The genus Cladonia also includes reindeer moss, but that will have to wait for another Year of Natural Scotland post.

Right plant in the right place


From small beginnings – Olearia traversii cuttings

Anyone who gardens on the coast or on a wind swept hillside will understand the shelter belt catch-22 – how can I establish a shelter belt when the plants need a shelter belt to get established?  The obvious answer is to protect the plants with a physical wind break, which is feasible if the prevailing wind is from one direction but more of a problem when your position is so exposed that the wind comes from all points and can be in excess of 70mph at times. The problem is compounded on coastal sites where plants have to be able to withstand salt laden air and light sandy soil usually with a high pH.
This was the subject of one of my first posts and it has taken us 5 years to solve this particular garden dilemma –  what to plant and how to get it to survive. It has been largely trial and error, hard work, a little application of science but hardly Vorsprung durch Technik, and some damage to the bank balance.
The key element was the discover that Olearia traversii, the Chatham Island akeake  or  tree daisy, would tolerate our climate and soil conditions. Chatham Islands is an archipelago in the Pacific about 680 kilometers southeast of New Zealand. The climate is cold, wet and windy with average high temperatures between 5°C (41°F) and 10°C (50°F) in July, the southern hemisphere winter, very similar to the Outer Hebrides. It tolerates the wind and the salt and seems to thrive in our poor sandy soil, growing over 30cm (12 inches) a year.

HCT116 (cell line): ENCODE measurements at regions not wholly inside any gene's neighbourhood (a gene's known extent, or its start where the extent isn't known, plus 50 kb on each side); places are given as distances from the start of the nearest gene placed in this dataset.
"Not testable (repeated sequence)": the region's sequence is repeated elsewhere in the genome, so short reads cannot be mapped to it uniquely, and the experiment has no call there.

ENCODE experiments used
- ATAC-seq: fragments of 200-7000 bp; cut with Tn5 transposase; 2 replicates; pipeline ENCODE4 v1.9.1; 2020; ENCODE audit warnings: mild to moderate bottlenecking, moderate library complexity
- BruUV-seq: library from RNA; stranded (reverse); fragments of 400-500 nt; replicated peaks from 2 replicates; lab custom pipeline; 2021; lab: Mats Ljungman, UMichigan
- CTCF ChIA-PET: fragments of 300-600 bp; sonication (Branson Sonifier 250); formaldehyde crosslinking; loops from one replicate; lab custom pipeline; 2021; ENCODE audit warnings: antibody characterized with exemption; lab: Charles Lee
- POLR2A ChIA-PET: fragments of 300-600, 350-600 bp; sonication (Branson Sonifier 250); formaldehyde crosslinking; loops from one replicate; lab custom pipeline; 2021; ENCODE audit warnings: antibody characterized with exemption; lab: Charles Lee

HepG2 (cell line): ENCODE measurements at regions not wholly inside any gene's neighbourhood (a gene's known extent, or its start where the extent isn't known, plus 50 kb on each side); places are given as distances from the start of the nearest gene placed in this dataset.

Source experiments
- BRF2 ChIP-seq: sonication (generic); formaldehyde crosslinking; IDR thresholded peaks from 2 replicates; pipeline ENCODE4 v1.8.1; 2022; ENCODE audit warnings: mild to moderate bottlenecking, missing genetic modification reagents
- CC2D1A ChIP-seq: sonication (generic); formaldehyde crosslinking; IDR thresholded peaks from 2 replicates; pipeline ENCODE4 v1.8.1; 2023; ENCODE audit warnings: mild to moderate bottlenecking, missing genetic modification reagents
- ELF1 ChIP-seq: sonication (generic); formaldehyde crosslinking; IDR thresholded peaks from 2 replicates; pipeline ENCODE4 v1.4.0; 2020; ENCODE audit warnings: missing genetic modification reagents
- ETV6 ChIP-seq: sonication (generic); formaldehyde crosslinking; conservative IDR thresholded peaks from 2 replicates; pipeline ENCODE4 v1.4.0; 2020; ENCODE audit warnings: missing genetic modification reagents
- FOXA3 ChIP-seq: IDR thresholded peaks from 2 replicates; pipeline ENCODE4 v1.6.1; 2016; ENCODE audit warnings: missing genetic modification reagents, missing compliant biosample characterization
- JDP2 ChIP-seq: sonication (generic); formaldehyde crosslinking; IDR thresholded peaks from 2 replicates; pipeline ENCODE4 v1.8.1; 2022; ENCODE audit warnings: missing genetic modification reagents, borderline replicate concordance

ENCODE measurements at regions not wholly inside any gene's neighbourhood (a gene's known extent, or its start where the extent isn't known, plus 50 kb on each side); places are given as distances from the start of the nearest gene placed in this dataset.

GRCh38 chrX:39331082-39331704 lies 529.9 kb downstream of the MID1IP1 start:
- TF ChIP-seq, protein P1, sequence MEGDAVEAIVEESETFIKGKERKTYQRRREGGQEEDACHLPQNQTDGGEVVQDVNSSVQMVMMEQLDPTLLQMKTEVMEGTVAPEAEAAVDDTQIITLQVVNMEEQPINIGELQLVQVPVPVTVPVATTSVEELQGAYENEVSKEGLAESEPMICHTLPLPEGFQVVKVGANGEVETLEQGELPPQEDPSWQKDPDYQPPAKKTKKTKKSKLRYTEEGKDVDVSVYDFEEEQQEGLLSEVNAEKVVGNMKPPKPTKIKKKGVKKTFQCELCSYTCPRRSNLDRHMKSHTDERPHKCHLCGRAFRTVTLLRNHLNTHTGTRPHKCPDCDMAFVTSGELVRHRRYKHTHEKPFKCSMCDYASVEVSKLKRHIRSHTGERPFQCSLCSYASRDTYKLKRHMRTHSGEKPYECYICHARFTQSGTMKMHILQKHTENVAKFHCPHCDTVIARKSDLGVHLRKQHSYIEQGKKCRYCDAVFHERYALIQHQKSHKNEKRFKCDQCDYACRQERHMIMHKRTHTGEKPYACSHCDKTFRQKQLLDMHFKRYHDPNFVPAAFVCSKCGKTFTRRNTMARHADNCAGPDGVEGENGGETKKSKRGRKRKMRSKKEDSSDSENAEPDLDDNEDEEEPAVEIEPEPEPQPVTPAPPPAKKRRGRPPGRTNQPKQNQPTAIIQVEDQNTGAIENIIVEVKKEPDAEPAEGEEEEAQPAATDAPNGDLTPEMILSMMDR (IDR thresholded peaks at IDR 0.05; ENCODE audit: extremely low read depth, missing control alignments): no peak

As the soil is very light, we have discovered that planting at high density provides adjacent plants with support and helps prevent the plants from being torn out of the ground. However, even if the plants start to rock or develop a list to starboard, provided that the ground around the base of the trunk is heeled in, or in severe cases eroded soil is replaced, the plants will continue to grow.

This winter we have also increased the width the of the shelter belt beds. Ultimately the increased depth of the planting should increase the effectiveness of wind filtering and even if the outer plants are damaged the core of the “hedge” will be protected. The original plants are now over 1.5m (5 feet) tall and in theory could reach 3m or more, but I suspect that wind pruning will limit their height.
Oleariia traversii is attractive shrub, even though the flowers are insignificant and it bears no fruit. The leaves are a rich glossy green with a silvery underside so when the wind ripples the foliage the whole hedge shimmers and shimmys like a green and silver ribbon. It is also a wonderful refuge for the garden life – ever seen a flock of 60 House Sparrows disappear in a twinkling!

International Women’s Day – In Praise of the Cultivators

Womens Land Army

This posts celebrates all the women who garden, grow food for their families, flowers to delight us and make ours a green and pleasant land.

To all the ladies who toil in adversity, never give up and who will never receive accolades for their triumphs other than a smile, I salute you.

God made rainy days so gardeners could get the housework done.” – Anon